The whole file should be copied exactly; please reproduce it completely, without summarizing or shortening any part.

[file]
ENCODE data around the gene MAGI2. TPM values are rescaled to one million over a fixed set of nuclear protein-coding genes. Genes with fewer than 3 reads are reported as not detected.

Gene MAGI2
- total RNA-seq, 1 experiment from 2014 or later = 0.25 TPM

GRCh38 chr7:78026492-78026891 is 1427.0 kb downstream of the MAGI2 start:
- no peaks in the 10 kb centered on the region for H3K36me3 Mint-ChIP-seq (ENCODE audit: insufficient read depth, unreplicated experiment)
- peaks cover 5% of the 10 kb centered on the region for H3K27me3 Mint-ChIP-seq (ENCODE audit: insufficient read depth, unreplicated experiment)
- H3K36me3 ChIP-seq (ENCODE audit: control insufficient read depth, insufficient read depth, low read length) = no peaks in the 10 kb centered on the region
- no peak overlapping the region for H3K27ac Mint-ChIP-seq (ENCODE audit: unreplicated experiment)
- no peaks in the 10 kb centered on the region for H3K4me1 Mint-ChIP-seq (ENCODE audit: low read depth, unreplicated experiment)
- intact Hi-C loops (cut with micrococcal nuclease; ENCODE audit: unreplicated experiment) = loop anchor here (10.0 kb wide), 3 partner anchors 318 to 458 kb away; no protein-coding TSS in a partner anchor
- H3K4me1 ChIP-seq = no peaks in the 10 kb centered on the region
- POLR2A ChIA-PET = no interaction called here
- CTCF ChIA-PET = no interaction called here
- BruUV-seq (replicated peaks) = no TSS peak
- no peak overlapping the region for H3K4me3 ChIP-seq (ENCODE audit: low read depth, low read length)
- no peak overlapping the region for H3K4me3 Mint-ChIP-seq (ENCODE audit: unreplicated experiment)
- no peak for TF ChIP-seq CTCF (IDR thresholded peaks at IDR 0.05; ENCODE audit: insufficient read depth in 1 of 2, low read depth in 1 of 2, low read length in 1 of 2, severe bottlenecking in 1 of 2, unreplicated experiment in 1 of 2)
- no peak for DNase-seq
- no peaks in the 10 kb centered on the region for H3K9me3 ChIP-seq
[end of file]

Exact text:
ENCODE data around the gene MAGI2. TPM values are rescaled to one million over a fixed set of nuclear protein-coding genes. Genes with fewer than 3 reads are reported as not detected.

Gene MAGI2
- total RNA-seq, 1 experiment from 2014 or later = 0.25 TPM

GRCh38 chr7:78026492-78026891 is 1427.0 kb downstream of the MAGI2 start:
- no peaks in the 10 kb centered on the region for H3K36me3 Mint-ChIP-seq (ENCODE audit: insufficient read depth, unreplicated experiment)
- peaks cover 5% of the 10 kb centered on the region for H3K27me3 Mint-ChIP-seq (ENCODE audit: insufficient read depth, unreplicated experiment)
- H3K36me3 ChIP-seq (ENCODE audit: control insufficient read depth, insufficient read depth, low read length) = no peaks in the 10 kb centered on the region
- no peak overlapping the region for H3K27ac Mint-ChIP-seq (ENCODE audit: unreplicated experiment)
- no peaks in the 10 kb centered on the region for H3K4me1 Mint-ChIP-seq (ENCODE audit: low read depth, unreplicated experiment)
- intact Hi-C loops (cut with micrococcal nuclease; ENCODE audit: unreplicated experiment) = loop anchor here (10.0 kb wide), 3 partner anchors 318 to 458 kb away; no protein-coding TSS in a partner anchor
- H3K4me1 ChIP-seq = no peaks in the 10 kb centered on the region
- POLR2A ChIA-PET = no interaction called here
- CTCF ChIA-PET = no interaction called here
- BruUV-seq (replicated peaks) = no TSS peak
- no peak overlapping the region for H3K4me3 ChIP-seq (ENCODE audit: low read depth, low read length)
- no peak overlapping the region for H3K4me3 Mint-ChIP-seq (ENCODE audit: unreplicated experiment)
- no peak for TF ChIP-seq CTCF (IDR thresholded peaks at IDR 0.05; ENCODE audit: insufficient read depth in 1 of 2, low read depth in 1 of 2, low read length in 1 of 2, severe bottlenecking in 1 of 2, unreplicated experiment in 1 of 2)
- no peak for DNase-seq
- no peaks in the 10 kb centered on the region for H3K9me3 ChIP-seq